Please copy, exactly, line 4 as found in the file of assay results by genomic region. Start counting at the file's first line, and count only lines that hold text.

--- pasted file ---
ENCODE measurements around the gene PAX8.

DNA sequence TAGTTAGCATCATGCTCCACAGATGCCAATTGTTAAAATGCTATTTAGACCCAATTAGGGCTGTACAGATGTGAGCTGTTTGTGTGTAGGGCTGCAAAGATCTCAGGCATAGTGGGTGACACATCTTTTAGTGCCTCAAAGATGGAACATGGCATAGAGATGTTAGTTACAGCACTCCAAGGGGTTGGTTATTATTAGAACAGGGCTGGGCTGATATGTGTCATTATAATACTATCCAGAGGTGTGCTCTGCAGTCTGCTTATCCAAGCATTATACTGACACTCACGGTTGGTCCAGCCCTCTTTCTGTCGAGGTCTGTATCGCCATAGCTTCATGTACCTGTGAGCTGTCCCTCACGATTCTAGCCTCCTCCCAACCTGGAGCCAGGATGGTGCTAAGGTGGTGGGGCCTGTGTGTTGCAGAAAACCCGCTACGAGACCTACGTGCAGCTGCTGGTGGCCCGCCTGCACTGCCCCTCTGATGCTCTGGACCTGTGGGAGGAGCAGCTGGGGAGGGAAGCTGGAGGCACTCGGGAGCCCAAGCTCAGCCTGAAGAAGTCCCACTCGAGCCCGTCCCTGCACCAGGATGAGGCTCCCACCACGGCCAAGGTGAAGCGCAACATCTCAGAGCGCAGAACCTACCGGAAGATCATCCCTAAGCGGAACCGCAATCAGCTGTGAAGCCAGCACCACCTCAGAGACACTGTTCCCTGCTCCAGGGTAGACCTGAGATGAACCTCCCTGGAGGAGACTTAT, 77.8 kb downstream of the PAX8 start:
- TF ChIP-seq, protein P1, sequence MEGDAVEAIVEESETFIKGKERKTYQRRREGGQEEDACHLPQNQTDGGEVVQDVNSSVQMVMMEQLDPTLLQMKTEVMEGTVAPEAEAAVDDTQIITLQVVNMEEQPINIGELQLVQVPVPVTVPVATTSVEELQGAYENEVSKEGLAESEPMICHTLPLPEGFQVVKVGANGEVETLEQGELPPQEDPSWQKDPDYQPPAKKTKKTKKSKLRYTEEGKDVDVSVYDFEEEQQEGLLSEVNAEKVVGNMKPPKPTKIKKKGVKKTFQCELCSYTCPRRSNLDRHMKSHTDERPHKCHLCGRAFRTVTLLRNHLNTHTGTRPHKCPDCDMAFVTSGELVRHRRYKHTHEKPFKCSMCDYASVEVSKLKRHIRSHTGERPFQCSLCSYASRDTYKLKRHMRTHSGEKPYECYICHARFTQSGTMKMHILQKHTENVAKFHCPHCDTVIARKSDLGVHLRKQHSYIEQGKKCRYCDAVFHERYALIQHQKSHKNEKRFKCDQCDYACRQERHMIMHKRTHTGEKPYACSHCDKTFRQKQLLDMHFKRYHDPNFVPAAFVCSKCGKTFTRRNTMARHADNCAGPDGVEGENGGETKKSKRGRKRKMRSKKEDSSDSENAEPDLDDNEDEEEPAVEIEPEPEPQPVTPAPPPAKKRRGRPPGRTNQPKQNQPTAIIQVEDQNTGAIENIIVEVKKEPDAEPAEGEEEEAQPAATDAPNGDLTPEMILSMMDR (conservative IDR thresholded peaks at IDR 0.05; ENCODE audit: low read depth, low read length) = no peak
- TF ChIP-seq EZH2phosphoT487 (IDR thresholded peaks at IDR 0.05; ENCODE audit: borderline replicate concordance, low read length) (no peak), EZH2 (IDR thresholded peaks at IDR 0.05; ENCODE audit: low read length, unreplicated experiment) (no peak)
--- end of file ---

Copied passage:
- TF ChIP-seq EZH2phosphoT487 (IDR thresholded peaks at IDR 0.05; ENCODE audit: borderline replicate concordance, low read length) (no peak), EZH2 (IDR thresholded peaks at IDR 0.05; ENCODE audit: low read length, unreplicated experiment) (no peak)